New Liskeard

Yesterday Huib and I took Cessna and Rogue into New Liskeard to get some groceries. New Liskeard is about thirty minutes away, and provides many opportunities for getting almost anything you might want. Over the past week, Huib has been working a lot. And the week before, we didn’t really have a lot of desire to go very far from home.

So, we thought it was time to do some more extensive public training with Rogue, practicing her sits, downs, waits and starting to teach her some “loose leash walking”.

Cessna was guiding wonderfully. She was a little distracted by all the seagulls in the parking lot outside New Liskeard’s tiny mall, but she never once made any mistakes. I don’t think she really enjoys the trips where we do less continuous walking, and more practicing/teaching, but she was surprisingly patient.

Rogue was really excited to be out and about. She was eager to get started and investigate the world. Huib first got her to pee before putting on her “Service Dog In Training” jacket, and then proceeded to walk towards the mall doors. He stopped each time Rogue was pulling, and waited for her to return to his side while in the parking lot. This made the short walk, quite long. Once at the doors, Huib had Rogue sit and wait, while he opened it and only calling her through if she was still in the sitting position. Rogue seemed to transfer what we’d been doing with her at home to this situation, so it did not take much time for her to give Huib what he wanted. Once in the mall, she was pretty distracted at first. After having to stop several times, just trying to walk a few feet, I suggested we try using the clicker – clicking and treating when she was in the correct LLW position. It did not take Rogue long to figure out where she needed to be to get a treat, but of course, this being her first real LLW lesson, she will need further instruction. We tend to only use the clicker at home when we’re teaching new behaviours because Huib finds it tough paying attention to Rogue, where Cessna is guiding me, and clicking to be too much work. Now that he has seen how much the clicker is helping with teaching Rogue the correct walking position though, I think he will be more open to using it outside the house. In addition to asking Rogue for LLW, and a sit/wait at all doors, we would only allow her to greet other people if she was sitting nicely. It’s amazing to see how educated people are in the north, about not bothering service dogs, we actually went over to people we heard telling their children not to bother the dogs to ask if we could use them in teaching Rogue manners. When living in Southern Ontario, it wasn’t this difficult to find people, willing to just come up, and ask to pet the dogs lol!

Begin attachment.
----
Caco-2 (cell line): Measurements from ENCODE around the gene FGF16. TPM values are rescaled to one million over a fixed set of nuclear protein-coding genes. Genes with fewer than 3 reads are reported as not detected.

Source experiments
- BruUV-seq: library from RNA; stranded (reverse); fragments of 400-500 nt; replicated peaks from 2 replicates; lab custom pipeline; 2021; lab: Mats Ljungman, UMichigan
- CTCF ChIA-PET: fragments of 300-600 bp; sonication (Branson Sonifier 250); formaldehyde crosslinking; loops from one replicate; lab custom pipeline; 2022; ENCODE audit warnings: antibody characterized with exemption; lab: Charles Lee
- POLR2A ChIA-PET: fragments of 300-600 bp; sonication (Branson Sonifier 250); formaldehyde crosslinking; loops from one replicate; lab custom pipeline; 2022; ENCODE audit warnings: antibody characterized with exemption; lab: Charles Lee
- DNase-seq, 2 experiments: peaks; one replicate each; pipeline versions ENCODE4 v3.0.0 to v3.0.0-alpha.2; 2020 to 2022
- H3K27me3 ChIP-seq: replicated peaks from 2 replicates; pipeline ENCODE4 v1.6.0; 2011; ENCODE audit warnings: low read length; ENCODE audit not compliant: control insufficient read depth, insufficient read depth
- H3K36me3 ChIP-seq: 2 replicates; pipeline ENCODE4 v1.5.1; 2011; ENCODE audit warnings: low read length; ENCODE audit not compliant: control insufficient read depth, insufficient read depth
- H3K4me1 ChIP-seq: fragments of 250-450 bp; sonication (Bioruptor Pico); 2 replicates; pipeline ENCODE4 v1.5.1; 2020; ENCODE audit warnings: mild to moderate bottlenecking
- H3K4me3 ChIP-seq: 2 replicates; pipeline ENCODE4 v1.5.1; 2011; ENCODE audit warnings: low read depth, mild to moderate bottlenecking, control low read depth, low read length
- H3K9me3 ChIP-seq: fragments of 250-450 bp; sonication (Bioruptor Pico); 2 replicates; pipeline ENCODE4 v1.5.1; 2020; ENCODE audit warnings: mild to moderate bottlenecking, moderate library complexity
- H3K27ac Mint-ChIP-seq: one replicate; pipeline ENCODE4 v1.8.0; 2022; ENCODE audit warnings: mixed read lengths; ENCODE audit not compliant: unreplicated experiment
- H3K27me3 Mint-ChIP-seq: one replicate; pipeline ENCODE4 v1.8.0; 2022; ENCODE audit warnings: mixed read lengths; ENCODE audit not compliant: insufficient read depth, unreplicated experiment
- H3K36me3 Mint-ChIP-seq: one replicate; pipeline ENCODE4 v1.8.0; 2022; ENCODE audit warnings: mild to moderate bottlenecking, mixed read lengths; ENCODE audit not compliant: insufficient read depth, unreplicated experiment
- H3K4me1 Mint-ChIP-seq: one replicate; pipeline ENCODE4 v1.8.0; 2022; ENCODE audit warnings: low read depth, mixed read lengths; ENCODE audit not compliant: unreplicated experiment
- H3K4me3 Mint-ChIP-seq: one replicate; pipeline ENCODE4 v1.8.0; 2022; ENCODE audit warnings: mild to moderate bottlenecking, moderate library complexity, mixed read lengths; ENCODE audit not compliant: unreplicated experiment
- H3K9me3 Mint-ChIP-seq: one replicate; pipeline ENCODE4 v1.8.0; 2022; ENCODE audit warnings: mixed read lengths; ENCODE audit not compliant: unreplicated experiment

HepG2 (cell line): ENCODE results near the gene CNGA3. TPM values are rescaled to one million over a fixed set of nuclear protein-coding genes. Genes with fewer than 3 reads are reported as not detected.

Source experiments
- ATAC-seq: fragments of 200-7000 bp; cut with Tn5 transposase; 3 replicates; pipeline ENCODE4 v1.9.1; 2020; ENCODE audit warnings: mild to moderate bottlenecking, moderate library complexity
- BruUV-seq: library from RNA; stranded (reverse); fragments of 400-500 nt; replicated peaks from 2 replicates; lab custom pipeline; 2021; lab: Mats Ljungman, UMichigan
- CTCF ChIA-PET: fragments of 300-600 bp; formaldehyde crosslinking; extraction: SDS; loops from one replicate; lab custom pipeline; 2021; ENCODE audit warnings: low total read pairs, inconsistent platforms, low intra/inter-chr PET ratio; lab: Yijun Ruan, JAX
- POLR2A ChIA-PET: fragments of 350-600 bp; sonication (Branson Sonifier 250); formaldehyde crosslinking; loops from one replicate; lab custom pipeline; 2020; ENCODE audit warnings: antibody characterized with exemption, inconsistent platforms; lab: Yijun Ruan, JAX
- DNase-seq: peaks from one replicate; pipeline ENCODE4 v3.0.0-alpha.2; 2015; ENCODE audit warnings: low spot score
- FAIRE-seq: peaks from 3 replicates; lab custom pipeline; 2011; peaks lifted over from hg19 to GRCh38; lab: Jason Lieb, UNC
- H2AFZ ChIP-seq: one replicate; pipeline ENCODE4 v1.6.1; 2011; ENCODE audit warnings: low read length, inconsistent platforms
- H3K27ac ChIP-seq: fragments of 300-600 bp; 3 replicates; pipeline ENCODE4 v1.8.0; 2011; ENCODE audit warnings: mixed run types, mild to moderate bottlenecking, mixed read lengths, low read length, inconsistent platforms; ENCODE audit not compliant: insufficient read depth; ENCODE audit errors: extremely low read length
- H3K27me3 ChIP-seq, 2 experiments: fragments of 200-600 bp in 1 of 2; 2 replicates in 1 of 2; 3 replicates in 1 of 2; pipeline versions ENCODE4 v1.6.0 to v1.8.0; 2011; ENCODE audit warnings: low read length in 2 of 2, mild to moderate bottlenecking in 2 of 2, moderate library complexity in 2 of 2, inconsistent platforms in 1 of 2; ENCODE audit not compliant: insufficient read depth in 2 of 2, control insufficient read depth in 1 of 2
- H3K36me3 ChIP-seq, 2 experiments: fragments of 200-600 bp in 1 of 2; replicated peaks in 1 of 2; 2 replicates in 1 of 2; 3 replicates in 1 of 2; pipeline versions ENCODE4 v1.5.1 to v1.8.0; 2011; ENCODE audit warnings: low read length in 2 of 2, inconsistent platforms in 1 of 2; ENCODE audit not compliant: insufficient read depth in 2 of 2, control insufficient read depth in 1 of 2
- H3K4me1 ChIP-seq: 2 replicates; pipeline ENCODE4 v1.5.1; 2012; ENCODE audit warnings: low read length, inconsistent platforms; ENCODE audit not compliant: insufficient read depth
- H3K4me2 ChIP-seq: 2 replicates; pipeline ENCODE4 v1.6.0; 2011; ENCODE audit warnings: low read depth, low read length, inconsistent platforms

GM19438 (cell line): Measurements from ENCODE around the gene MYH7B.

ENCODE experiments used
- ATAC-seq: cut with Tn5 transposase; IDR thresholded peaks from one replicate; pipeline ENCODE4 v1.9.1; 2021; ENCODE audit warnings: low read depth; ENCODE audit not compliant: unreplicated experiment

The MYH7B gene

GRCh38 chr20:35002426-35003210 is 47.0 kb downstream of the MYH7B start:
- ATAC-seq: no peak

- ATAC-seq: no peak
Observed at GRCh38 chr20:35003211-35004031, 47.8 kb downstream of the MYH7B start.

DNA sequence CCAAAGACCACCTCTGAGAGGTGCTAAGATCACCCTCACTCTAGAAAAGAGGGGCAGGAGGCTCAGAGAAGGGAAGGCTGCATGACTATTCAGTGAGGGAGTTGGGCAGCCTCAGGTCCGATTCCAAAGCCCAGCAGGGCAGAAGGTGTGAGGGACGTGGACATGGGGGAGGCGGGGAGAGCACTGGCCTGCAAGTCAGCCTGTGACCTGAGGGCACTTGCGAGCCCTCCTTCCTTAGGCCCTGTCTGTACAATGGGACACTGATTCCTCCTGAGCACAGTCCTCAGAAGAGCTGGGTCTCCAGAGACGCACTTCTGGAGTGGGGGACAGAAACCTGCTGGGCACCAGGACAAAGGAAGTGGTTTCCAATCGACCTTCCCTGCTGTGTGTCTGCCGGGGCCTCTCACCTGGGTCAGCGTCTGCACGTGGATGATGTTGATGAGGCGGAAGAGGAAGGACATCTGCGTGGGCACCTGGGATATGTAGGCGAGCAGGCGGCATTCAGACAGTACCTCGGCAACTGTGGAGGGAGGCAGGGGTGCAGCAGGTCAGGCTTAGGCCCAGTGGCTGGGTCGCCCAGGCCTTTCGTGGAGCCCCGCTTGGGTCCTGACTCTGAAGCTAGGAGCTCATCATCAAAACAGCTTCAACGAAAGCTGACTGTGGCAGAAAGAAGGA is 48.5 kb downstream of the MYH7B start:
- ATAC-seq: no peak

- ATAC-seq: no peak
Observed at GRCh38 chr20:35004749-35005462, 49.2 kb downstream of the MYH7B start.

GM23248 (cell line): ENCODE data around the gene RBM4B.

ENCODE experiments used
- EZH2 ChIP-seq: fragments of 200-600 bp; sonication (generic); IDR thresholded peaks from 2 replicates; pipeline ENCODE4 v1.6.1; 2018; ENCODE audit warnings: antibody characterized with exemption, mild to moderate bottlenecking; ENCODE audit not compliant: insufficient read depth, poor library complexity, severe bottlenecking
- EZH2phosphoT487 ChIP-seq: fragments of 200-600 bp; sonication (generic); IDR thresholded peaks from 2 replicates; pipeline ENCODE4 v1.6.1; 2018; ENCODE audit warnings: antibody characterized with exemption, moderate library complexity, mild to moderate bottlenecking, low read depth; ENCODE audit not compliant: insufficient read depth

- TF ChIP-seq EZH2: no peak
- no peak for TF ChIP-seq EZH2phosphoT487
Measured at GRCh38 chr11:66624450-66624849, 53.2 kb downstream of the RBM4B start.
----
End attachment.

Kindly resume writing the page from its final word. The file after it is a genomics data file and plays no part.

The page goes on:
I think the main two successes of this trip were that:
• Rogue did not have one accident

AND

• Rogue didn’t once pull like a sled dog

National Dog Day